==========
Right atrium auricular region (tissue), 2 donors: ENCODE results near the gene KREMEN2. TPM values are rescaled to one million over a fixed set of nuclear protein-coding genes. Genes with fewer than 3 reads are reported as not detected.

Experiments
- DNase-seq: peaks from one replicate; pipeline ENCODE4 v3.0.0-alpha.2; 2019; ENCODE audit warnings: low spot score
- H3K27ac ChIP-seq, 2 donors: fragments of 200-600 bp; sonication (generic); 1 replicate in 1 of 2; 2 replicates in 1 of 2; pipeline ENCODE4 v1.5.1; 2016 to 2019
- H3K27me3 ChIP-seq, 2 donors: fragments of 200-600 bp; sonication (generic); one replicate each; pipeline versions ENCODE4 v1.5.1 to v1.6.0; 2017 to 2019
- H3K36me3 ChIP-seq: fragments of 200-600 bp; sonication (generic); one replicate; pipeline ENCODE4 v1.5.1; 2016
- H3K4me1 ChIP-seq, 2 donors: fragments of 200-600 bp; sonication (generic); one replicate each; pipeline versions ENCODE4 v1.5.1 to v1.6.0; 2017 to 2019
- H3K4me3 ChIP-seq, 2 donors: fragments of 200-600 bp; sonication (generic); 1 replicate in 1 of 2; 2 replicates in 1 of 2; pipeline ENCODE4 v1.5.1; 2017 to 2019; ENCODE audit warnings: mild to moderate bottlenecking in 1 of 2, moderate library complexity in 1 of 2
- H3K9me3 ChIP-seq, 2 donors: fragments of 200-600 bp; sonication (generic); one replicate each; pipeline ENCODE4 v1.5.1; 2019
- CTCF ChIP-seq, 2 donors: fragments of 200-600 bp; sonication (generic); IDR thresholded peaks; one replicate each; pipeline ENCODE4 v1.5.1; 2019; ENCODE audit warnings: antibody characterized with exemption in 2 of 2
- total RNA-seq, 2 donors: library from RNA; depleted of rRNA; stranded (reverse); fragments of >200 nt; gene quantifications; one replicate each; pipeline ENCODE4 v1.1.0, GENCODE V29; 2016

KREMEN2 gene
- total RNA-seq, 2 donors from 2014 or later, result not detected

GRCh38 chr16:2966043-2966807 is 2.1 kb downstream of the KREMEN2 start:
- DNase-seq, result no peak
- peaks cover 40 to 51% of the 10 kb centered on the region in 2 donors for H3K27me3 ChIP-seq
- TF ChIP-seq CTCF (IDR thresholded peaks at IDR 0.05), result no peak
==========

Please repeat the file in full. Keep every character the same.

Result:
Right atrium auricular region (tissue), 2 donors: ENCODE results near the gene KREMEN2. TPM values are rescaled to one million over a fixed set of nuclear protein-coding genes. Genes with fewer than 3 reads are reported as not detected.

Experiments
- DNase-seq: peaks from one replicate; pipeline ENCODE4 v3.0.0-alpha.2; 2019; ENCODE audit warnings: low spot score
- H3K27ac ChIP-seq, 2 donors: fragments of 200-600 bp; sonication (generic); 1 replicate in 1 of 2; 2 replicates in 1 of 2; pipeline ENCODE4 v1.5.1; 2016 to 2019
- H3K27me3 ChIP-seq, 2 donors: fragments of 200-600 bp; sonication (generic); one replicate each; pipeline versions ENCODE4 v1.5.1 to v1.6.0; 2017 to 2019
- H3K36me3 ChIP-seq: fragments of 200-600 bp; sonication (generic); one replicate; pipeline ENCODE4 v1.5.1; 2016
- H3K4me1 ChIP-seq, 2 donors: fragments of 200-600 bp; sonication (generic); one replicate each; pipeline versions ENCODE4 v1.5.1 to v1.6.0; 2017 to 2019
- H3K4me3 ChIP-seq, 2 donors: fragments of 200-600 bp; sonication (generic); 1 replicate in 1 of 2; 2 replicates in 1 of 2; pipeline ENCODE4 v1.5.1; 2017 to 2019; ENCODE audit warnings: mild to moderate bottlenecking in 1 of 2, moderate library complexity in 1 of 2
- H3K9me3 ChIP-seq, 2 donors: fragments of 200-600 bp; sonication (generic); one replicate each; pipeline ENCODE4 v1.5.1; 2019
- CTCF ChIP-seq, 2 donors: fragments of 200-600 bp; sonication (generic); IDR thresholded peaks; one replicate each; pipeline ENCODE4 v1.5.1; 2019; ENCODE audit warnings: antibody characterized with exemption in 2 of 2
- total RNA-seq, 2 donors: library from RNA; depleted of rRNA; stranded (reverse); fragments of >200 nt; gene quantifications; one replicate each; pipeline ENCODE4 v1.1.0, GENCODE V29; 2016

KREMEN2 gene
- total RNA-seq, 2 donors from 2014 or later, result not detected

GRCh38 chr16:2966043-2966807 is 2.1 kb downstream of the KREMEN2 start:
- DNase-seq, result no peak
- peaks cover 40 to 51% of the 10 kb centered on the region in 2 donors for H3K27me3 ChIP-seq
- TF ChIP-seq CTCF (IDR thresholded peaks at IDR 0.05), result no peak